" Since SARS-CoV-2 testing began at the CHU of Liège we have been carrying out regular whole genome sequencing (WGS) of COVID-19 samples. At the time of writing we have uploaded 187 viral genomes to https://nextstrain.org/ (almost half of the 393 from Belgium). We have carried out regular WGS to monitor the evolution of viral haplotypes. Where possible we have concentrated on health care workers with the goal of identifying clusters of transmission. This included a cluster of seven individuals who were tested on the Roche cobas® instrument using the SARS-CoV-2 test, all were positive for the ORF1ab assay, but negative for the second E-gene assay. To date we have WGS data from four of these individuals, all share identical viral genomes and a SNP in the E-gene has been identified as the most probable cause of the test failure. This observation highlights the importance of redundancy in SARS-CoV-2 assays, especially as some testing regimes recommend an E-gene assay as a primary screening test. The work has been published as a preprint (https://www.medrxiv.org/content/10.1101/2020.04.28.20083337v1). On a national level we are collaborating with ULB and KU Leuven to help track SARS-CoV-2 in Belgium (https://spell.ulb.be/news/covid19_analyses/). "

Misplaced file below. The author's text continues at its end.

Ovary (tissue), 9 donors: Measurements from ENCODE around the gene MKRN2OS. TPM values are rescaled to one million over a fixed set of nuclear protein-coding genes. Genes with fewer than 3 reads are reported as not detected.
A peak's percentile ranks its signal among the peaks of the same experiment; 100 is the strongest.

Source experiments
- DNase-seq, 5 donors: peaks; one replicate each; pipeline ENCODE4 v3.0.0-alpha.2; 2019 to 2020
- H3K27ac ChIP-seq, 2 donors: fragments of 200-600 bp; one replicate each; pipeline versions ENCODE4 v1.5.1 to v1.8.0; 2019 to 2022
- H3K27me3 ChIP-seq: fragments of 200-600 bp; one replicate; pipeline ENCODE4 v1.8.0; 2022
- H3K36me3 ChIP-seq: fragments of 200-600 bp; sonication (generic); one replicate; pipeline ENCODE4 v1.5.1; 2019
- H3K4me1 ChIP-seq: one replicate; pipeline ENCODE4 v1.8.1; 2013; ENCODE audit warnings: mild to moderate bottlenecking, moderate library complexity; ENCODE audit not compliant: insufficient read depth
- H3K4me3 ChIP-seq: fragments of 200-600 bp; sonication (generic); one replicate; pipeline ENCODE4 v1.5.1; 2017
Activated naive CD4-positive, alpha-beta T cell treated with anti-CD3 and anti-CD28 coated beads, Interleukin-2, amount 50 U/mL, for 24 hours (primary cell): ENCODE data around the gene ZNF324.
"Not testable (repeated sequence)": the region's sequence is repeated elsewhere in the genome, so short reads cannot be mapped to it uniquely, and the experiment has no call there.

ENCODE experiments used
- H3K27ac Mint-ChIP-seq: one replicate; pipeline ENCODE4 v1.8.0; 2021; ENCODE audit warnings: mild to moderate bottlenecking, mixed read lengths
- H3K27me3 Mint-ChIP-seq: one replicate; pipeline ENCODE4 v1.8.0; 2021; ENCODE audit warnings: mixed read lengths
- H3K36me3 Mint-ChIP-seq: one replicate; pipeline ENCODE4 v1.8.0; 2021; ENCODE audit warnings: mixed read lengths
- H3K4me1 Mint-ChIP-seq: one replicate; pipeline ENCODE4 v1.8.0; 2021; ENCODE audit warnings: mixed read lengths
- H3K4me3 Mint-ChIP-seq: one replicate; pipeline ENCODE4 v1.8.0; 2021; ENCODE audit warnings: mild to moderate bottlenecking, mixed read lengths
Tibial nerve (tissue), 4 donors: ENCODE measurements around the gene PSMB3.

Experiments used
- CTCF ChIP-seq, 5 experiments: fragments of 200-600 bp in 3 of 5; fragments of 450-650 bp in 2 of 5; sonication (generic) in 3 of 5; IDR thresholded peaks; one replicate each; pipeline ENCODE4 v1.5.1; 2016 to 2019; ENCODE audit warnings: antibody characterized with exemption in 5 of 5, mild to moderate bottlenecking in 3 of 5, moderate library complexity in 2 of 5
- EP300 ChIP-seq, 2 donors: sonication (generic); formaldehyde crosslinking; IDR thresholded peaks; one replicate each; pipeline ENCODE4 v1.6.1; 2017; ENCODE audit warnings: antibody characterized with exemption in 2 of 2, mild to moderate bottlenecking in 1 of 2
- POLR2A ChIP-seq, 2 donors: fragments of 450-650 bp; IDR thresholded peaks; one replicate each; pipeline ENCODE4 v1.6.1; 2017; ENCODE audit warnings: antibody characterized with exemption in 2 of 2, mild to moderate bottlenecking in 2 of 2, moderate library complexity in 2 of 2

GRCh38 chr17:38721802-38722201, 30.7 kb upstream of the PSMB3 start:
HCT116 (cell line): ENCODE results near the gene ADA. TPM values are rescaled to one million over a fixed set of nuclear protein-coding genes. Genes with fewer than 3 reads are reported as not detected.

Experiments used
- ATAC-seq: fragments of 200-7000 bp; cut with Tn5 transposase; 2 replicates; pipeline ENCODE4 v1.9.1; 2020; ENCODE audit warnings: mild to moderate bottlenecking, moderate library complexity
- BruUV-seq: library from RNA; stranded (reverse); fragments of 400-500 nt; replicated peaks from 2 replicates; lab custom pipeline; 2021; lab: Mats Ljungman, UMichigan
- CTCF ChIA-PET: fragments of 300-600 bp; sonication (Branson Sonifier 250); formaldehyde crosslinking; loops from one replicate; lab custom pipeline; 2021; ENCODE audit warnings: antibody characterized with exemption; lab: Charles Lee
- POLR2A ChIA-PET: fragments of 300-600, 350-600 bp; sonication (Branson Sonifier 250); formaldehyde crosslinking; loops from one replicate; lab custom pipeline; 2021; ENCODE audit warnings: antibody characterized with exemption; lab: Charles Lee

Funding: This work was supported by the Région Wallonne project WALGEMED(convention n° 1710180).
Publication References: Artesi, Maria, Sebastien Bontems, Paul Gobbels, Marc Franckh, Raphael Boreux, Cecile Meex, Pierrette Melin, Marie-Pierre Hayette, Vincent Bours, and Keith Durkin. 2020. "Failure of the Cobas® SARS-CoV-2 (Roche) E-Gene Assay Is Associated with a C-to-T Transition at Position 26340 of the SARS-CoV-2 Genome." Infectious Diseases (except HIV/AIDS). medRxiv. https://doi.org/10.1101/2020.04.28.20083337.
Keith Durkin, Dr - Maria Artesi, Dr - Sébastien Bontems, Dr - Marie-Pierre Hayette, Dr- Vincent Bours, Dr